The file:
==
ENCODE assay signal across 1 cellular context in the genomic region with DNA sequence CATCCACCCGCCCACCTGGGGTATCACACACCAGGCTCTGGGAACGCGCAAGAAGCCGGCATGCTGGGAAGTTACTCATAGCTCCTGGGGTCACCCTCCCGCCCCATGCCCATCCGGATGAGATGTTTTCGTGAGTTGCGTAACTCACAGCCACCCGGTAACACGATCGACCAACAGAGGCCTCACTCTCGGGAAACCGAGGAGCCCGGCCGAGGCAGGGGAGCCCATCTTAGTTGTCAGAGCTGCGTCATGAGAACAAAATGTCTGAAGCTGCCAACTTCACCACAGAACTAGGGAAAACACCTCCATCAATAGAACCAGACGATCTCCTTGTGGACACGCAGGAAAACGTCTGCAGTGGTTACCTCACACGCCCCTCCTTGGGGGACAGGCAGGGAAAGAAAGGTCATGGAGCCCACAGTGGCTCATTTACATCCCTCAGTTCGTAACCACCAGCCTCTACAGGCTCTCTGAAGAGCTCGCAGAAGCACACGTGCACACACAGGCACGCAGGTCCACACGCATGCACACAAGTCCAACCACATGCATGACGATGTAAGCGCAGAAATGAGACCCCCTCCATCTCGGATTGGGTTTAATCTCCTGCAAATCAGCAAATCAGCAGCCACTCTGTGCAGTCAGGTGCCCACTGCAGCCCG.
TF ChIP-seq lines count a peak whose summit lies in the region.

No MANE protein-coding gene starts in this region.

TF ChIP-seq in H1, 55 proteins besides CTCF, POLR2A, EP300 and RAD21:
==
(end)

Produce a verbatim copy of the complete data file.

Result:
ENCODE assay signal across 1 cellular context in the genomic region with DNA sequence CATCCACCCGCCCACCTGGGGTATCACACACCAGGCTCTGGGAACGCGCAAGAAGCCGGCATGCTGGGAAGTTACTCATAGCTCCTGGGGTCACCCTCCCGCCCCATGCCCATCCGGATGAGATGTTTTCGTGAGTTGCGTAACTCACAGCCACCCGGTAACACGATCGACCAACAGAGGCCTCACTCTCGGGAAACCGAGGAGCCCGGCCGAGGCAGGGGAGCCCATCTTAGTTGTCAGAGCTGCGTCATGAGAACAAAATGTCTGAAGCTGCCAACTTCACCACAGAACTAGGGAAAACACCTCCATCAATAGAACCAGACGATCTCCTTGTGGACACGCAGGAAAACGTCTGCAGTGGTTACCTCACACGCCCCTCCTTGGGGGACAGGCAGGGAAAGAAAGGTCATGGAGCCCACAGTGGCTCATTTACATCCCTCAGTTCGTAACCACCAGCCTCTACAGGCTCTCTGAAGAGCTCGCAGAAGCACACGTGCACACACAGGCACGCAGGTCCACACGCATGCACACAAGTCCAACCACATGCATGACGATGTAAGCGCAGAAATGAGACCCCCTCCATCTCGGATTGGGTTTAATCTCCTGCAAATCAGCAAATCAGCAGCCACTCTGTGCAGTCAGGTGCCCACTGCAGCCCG.
TF ChIP-seq lines count a peak whose summit lies in the region.

No MANE protein-coding gene starts in this region.

TF ChIP-seq in H1, 55 proteins besides CTCF, POLR2A, EP300 and RAD21: